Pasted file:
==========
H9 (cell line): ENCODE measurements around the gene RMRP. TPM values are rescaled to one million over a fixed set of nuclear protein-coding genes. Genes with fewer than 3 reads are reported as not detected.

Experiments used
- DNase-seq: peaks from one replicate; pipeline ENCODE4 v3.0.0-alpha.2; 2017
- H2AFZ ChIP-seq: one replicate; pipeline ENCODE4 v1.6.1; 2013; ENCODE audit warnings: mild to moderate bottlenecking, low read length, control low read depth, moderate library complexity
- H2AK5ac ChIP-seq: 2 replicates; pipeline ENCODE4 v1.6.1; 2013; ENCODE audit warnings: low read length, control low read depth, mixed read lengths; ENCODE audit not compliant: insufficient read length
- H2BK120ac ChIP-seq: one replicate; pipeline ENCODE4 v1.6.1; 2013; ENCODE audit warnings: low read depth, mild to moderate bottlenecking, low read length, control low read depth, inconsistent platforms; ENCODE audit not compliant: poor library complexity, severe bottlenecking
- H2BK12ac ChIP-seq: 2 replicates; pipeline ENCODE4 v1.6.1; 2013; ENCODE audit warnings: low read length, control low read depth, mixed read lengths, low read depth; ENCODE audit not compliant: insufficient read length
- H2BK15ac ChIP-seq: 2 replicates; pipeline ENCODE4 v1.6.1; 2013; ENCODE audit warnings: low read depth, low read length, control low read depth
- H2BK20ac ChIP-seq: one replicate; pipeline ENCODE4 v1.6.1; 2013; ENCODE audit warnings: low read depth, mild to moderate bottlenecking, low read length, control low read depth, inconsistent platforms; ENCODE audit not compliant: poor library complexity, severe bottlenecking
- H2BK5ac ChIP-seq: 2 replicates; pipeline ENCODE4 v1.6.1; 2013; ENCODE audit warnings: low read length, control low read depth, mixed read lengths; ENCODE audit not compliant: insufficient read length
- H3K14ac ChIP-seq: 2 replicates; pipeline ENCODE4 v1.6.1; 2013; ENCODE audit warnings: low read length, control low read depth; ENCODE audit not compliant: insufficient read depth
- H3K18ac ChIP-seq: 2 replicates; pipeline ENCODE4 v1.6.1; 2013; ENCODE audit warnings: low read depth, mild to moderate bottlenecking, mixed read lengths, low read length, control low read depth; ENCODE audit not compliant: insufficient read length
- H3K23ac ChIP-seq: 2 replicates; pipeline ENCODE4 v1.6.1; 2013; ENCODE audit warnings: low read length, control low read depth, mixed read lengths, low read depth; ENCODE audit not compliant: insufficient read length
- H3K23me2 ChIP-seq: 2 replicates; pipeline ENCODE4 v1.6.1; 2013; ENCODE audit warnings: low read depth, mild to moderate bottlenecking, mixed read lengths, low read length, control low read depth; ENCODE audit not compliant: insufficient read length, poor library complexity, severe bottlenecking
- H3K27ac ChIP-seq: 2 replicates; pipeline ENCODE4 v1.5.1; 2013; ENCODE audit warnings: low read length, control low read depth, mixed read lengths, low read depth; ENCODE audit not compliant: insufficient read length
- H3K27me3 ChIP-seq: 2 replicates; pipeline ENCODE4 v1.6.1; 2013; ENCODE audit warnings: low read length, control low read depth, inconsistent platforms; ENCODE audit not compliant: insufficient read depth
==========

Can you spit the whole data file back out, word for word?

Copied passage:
H9 (cell line): ENCODE measurements around the gene RMRP. TPM values are rescaled to one million over a fixed set of nuclear protein-coding genes. Genes with fewer than 3 reads are reported as not detected.

Experiments used
- DNase-seq: peaks from one replicate; pipeline ENCODE4 v3.0.0-alpha.2; 2017
- H2AFZ ChIP-seq: one replicate; pipeline ENCODE4 v1.6.1; 2013; ENCODE audit warnings: mild to moderate bottlenecking, low read length, control low read depth, moderate library complexity
- H2AK5ac ChIP-seq: 2 replicates; pipeline ENCODE4 v1.6.1; 2013; ENCODE audit warnings: low read length, control low read depth, mixed read lengths; ENCODE audit not compliant: insufficient read length
- H2BK120ac ChIP-seq: one replicate; pipeline ENCODE4 v1.6.1; 2013; ENCODE audit warnings: low read depth, mild to moderate bottlenecking, low read length, control low read depth, inconsistent platforms; ENCODE audit not compliant: poor library complexity, severe bottlenecking
- H2BK12ac ChIP-seq: 2 replicates; pipeline ENCODE4 v1.6.1; 2013; ENCODE audit warnings: low read length, control low read depth, mixed read lengths, low read depth; ENCODE audit not compliant: insufficient read length
- H2BK15ac ChIP-seq: 2 replicates; pipeline ENCODE4 v1.6.1; 2013; ENCODE audit warnings: low read depth, low read length, control low read depth
- H2BK20ac ChIP-seq: one replicate; pipeline ENCODE4 v1.6.1; 2013; ENCODE audit warnings: low read depth, mild to moderate bottlenecking, low read length, control low read depth, inconsistent platforms; ENCODE audit not compliant: poor library complexity, severe bottlenecking
- H2BK5ac ChIP-seq: 2 replicates; pipeline ENCODE4 v1.6.1; 2013; ENCODE audit warnings: low read length, control low read depth, mixed read lengths; ENCODE audit not compliant: insufficient read length
- H3K14ac ChIP-seq: 2 replicates; pipeline ENCODE4 v1.6.1; 2013; ENCODE audit warnings: low read length, control low read depth; ENCODE audit not compliant: insufficient read depth
- H3K18ac ChIP-seq: 2 replicates; pipeline ENCODE4 v1.6.1; 2013; ENCODE audit warnings: low read depth, mild to moderate bottlenecking, mixed read lengths, low read length, control low read depth; ENCODE audit not compliant: insufficient read length
- H3K23ac ChIP-seq: 2 replicates; pipeline ENCODE4 v1.6.1; 2013; ENCODE audit warnings: low read length, control low read depth, mixed read lengths, low read depth; ENCODE audit not compliant: insufficient read length
- H3K23me2 ChIP-seq: 2 replicates; pipeline ENCODE4 v1.6.1; 2013; ENCODE audit warnings: low read depth, mild to moderate bottlenecking, mixed read lengths, low read length, control low read depth; ENCODE audit not compliant: insufficient read length, poor library complexity, severe bottlenecking
- H3K27ac ChIP-seq: 2 replicates; pipeline ENCODE4 v1.5.1; 2013; ENCODE audit warnings: low read length, control low read depth, mixed read lengths, low read depth; ENCODE audit not compliant: insufficient read length
- H3K27me3 ChIP-seq: 2 replicates; pipeline ENCODE4 v1.6.1; 2013; ENCODE audit warnings: low read length, control low read depth, inconsistent platforms; ENCODE audit not compliant: insufficient read depth